Jeff Bryant was co-author, with NPE executive director Carol Burris, of the report “Asleep at the Wheel: How the Federal Charter Schools Program Recklessly Takes Taxpayers and Students for a Ride.” In this post, he asks why the U.S. Department of Education can’t answer three straightforward questions. 

The DeVos Department of Education stonewalled his questions, giving no answers.

This non-response, he notes, was not unique to DeVos. Arne Duncan’s ED was equally non-responsive when questioned by previous researchers in search of answers in 2015.

Bryant wanted to know whether the Department had made any changes following the report of the Center for Media and Democracy, which had also criticized the non-existent standards used when judging applications for federal funding of charter schools.

So he asked these questions on March 8:

This is to inquire about the current grant application review process used for the Charter Schools Program Grants to State Entities. Specifically, in 2015, the Department published an “Overview of the 2015 CSP SEA Review Process.” My questions:

  1. Can you provide a similar document describing how the grant review process is currently being conducted for the Charter Schools Program Grants to State Entities?
  2. If not, can you briefly comment on how the grant review process used for the Charter Schools Program Grants to State Entities aligns with or varies from the Overview referenced above?
  3. Regarding a “Dear Colleague”letter sent to State Education Agencies in 2015 emphasizing the importance of financial accountability for charter schools receiving federal dollars, was there any follow-up by the Charter School Program to ascertain how many SEAs complied with this request and what was the nature of the new systems and processes put into place by SEAs to provide for greater accountability?

He got a voicemail from a communications officer and returned her call. She chastised him and told him he was creating “havoc” among the staff.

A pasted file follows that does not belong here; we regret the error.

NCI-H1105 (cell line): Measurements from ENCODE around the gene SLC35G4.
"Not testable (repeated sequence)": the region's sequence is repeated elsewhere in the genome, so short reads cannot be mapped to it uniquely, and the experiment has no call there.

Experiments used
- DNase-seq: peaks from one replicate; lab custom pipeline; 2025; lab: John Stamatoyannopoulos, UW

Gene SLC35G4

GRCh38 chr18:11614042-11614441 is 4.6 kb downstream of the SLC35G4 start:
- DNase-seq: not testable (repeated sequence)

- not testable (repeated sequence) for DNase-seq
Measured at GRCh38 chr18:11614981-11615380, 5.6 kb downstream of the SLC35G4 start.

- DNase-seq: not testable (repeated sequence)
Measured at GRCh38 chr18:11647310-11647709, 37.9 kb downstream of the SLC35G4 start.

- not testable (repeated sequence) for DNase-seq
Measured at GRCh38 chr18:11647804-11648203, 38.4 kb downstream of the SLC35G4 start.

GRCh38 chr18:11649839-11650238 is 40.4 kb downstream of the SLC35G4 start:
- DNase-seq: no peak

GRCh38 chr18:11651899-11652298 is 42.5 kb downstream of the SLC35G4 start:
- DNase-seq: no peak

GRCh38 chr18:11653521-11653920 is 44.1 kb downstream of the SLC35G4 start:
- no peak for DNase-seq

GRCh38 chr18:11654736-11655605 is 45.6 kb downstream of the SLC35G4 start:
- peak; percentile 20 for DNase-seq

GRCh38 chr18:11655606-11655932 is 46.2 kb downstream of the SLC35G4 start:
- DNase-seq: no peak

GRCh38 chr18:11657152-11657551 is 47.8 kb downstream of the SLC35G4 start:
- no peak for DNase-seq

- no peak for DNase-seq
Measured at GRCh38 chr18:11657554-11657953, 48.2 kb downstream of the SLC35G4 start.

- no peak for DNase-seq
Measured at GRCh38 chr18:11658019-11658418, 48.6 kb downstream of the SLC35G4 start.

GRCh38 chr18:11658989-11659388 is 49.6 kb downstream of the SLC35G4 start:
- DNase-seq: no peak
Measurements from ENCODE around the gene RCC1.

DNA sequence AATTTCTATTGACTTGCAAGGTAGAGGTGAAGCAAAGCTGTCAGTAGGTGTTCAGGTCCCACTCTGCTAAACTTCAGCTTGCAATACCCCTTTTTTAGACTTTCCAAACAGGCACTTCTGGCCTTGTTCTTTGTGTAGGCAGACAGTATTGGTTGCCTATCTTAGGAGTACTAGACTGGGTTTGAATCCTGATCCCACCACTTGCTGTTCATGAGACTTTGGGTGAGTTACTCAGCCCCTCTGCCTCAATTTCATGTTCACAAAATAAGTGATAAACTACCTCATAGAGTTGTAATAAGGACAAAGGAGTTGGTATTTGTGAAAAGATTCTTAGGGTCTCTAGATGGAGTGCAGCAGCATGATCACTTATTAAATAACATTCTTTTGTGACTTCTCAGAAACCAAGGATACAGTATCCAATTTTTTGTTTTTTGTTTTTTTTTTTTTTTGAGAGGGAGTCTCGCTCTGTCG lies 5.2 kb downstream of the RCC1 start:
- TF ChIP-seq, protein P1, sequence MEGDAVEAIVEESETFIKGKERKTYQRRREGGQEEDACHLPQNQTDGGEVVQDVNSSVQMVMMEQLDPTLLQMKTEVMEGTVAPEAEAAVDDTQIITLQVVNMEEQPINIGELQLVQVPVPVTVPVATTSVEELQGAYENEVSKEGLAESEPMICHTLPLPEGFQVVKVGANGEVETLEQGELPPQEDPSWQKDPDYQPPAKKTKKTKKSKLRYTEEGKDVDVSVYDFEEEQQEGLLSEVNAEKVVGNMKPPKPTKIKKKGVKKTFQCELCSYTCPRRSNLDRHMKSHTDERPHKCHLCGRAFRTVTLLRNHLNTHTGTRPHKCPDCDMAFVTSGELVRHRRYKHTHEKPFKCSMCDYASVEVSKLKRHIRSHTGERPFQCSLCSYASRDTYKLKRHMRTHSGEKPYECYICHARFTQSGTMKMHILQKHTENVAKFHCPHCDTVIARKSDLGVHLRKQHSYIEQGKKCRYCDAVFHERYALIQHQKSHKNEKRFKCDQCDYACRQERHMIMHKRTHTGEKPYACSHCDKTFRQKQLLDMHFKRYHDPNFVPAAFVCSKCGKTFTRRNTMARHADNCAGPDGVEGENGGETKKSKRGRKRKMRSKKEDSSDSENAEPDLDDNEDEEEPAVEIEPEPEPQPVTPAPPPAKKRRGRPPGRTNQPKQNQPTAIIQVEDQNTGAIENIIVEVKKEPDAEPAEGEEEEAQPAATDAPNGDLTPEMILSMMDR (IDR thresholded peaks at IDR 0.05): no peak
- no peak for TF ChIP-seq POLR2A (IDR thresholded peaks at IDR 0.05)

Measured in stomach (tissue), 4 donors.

The NPE report that Bryant co-authored appeared at the same time that members of the House Appropriations Committee were grilling Secretary DeVos about her budget proposals, which included steep cuts in many programs but an increase for the scandal-ridden Charter Schools Program.

Bryant recounts what happened at the hearings:

When Representative Mark Pocan, a Democrat from Wisconsin, asked DeVos what was being done to recover the $1 billion in alleged financial mismanagement involving charters, DeVos said she “would look into the matter.”

On the issue of how a federal agency could allow charter operators to rip off American taxpayers with impunity, and generally suffer no adverse consequences for their acts, DeVos acknowledged that waste and fraud in the charter grant program had been around for “some time.”

That much is true.

It was under Arne Duncan’s watch that the federal charter grants program was greatly expanded, states were required to lift caps on the numbers of charter schools in order to receive precious federal dollars, and the administration Duncan served in insulted public school teachers by proclaiming National Charter School Week on dates identical to what had always been observed as Teacher Appreciation Week.

And most of the wanton charter fraud we detailed in our report that ran rampant during the Duncan years is now simply continuing under DeVos, with little to no explanation of why this is allowed to occur.

Isn’t it interesting how the U.S. Department of Education demands accountability from schools and districts and states, but provides no accountability whatever for its own incompetence.